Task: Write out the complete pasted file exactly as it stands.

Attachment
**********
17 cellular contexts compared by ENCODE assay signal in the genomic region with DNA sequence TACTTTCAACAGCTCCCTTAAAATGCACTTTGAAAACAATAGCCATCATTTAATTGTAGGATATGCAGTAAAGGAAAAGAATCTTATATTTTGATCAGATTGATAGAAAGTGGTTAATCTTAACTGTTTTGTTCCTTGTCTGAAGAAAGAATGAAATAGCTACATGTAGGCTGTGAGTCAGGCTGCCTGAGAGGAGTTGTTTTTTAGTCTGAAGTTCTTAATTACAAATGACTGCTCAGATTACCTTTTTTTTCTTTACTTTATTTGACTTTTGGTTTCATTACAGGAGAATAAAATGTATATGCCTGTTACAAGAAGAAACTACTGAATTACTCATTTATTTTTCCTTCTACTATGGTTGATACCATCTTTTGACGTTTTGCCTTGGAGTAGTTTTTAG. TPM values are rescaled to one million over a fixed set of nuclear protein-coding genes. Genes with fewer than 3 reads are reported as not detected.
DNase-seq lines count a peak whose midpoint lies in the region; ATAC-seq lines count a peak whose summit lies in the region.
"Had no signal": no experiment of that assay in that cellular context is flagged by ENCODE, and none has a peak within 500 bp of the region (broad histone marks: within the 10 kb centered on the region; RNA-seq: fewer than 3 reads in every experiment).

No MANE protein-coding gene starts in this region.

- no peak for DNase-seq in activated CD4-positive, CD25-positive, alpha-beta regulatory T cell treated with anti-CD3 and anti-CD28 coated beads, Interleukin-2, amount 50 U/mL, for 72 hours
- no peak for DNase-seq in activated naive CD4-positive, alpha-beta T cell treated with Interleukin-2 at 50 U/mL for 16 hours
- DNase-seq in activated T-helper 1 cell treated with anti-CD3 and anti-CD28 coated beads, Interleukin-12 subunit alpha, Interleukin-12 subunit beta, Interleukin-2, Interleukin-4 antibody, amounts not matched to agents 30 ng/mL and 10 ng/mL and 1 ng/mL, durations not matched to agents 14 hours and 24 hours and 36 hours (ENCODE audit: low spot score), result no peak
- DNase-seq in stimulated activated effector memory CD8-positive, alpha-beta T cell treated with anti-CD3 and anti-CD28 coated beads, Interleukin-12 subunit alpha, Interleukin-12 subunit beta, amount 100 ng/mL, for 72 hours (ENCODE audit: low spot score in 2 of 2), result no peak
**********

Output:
17 cellular contexts compared by ENCODE assay signal in the genomic region with DNA sequence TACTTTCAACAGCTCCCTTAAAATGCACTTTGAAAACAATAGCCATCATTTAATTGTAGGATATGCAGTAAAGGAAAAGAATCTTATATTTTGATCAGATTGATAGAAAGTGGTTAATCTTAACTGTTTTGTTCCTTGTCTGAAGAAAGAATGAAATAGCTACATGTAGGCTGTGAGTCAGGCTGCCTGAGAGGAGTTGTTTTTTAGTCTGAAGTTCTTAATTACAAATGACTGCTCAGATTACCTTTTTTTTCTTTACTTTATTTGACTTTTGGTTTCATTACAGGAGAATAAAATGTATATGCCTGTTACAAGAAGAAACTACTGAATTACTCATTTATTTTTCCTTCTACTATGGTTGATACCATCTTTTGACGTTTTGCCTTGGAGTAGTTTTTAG. TPM values are rescaled to one million over a fixed set of nuclear protein-coding genes. Genes with fewer than 3 reads are reported as not detected.
DNase-seq lines count a peak whose midpoint lies in the region; ATAC-seq lines count a peak whose summit lies in the region.
"Had no signal": no experiment of that assay in that cellular context is flagged by ENCODE, and none has a peak within 500 bp of the region (broad histone marks: within the 10 kb centered on the region; RNA-seq: fewer than 3 reads in every experiment).

No MANE protein-coding gene starts in this region.

- no peak for DNase-seq in activated CD4-positive, CD25-positive, alpha-beta regulatory T cell treated with anti-CD3 and anti-CD28 coated beads, Interleukin-2, amount 50 U/mL, for 72 hours
- no peak for DNase-seq in activated naive CD4-positive, alpha-beta T cell treated with Interleukin-2 at 50 U/mL for 16 hours
- DNase-seq in activated T-helper 1 cell treated with anti-CD3 and anti-CD28 coated beads, Interleukin-12 subunit alpha, Interleukin-12 subunit beta, Interleukin-2, Interleukin-4 antibody, amounts not matched to agents 30 ng/mL and 10 ng/mL and 1 ng/mL, durations not matched to agents 14 hours and 24 hours and 36 hours (ENCODE audit: low spot score), result no peak
- DNase-seq in stimulated activated effector memory CD8-positive, alpha-beta T cell treated with anti-CD3 and anti-CD28 coated beads, Interleukin-12 subunit alpha, Interleukin-12 subunit beta, amount 100 ng/mL, for 72 hours (ENCODE audit: low spot score in 2 of 2), result no peak